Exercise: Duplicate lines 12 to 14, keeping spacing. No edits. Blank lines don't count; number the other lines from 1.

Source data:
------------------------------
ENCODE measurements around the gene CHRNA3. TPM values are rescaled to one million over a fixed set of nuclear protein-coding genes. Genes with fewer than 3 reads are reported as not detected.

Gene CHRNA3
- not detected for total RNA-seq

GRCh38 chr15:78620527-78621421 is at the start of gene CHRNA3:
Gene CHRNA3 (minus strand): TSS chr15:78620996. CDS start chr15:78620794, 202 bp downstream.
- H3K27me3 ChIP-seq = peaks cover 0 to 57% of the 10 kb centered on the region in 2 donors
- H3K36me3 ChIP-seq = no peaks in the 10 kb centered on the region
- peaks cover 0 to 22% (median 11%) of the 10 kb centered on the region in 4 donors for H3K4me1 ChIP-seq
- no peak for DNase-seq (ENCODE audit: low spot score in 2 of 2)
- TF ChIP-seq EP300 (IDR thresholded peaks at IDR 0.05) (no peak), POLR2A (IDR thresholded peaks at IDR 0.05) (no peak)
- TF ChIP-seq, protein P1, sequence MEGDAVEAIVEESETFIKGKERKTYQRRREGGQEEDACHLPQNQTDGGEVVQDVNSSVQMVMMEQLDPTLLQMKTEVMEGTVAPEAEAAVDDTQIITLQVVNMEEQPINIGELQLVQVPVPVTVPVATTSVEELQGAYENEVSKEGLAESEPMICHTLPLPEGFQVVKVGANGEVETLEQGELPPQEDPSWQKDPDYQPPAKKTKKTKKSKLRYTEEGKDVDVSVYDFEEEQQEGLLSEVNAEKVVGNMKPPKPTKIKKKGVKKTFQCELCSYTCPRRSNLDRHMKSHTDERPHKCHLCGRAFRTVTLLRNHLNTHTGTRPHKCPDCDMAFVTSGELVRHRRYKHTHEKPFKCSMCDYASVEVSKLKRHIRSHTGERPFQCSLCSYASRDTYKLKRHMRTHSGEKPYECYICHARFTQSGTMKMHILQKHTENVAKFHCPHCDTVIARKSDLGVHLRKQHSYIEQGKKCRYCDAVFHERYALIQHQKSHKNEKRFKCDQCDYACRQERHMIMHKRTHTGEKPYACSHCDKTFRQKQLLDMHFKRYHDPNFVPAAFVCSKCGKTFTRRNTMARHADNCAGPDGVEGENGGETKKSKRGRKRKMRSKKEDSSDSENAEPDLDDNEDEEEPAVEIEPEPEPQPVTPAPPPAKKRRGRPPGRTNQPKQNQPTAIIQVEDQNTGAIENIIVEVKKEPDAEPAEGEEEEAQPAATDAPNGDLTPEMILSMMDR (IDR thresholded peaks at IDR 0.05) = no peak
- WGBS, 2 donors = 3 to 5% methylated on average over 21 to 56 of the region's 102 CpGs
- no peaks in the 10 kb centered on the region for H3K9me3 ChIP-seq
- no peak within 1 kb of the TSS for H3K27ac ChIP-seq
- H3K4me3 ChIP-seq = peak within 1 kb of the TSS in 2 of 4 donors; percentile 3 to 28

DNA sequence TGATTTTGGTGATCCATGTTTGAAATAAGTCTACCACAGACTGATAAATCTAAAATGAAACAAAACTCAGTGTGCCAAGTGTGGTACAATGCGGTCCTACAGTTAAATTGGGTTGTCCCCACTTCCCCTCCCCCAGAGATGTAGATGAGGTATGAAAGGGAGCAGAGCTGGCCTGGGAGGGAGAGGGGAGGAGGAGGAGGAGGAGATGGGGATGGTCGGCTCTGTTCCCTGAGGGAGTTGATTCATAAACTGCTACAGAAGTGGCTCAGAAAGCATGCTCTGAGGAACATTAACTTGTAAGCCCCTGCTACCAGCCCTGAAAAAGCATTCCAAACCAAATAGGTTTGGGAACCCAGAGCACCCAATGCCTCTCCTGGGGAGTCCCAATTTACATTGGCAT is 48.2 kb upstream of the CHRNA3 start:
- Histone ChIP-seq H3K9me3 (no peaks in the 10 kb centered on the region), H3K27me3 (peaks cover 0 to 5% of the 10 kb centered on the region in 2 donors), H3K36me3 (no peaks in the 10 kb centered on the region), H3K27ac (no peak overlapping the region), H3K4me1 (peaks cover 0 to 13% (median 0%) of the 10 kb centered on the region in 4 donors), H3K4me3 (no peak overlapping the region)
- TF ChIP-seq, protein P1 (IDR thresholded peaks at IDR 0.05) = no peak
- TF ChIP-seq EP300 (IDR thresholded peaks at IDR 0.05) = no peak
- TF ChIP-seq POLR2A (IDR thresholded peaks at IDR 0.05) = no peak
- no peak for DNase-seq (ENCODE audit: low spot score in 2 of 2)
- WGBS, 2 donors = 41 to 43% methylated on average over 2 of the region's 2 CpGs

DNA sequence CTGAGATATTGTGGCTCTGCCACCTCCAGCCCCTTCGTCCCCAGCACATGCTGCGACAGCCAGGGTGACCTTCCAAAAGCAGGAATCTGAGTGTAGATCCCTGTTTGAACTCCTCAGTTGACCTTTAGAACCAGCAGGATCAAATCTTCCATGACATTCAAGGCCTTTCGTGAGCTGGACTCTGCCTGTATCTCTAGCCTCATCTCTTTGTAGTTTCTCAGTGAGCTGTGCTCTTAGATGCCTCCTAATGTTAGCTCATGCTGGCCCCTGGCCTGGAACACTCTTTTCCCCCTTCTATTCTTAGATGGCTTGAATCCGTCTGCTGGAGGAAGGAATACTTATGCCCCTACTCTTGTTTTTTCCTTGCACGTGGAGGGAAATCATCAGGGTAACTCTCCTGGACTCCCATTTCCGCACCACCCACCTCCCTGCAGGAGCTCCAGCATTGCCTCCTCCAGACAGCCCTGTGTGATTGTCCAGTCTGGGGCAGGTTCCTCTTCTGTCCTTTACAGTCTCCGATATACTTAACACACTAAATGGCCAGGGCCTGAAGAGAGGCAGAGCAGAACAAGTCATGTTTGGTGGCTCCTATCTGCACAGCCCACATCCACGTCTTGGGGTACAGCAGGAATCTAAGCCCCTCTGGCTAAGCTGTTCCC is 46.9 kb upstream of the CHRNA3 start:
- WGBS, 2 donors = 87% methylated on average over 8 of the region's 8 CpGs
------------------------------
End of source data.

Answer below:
- WGBS, 2 donors = 3 to 5% methylated on average over 21 to 56 of the region's 102 CpGs
- no peaks in the 10 kb centered on the region for H3K9me3 ChIP-seq
- no peak within 1 kb of the TSS for H3K27ac ChIP-seq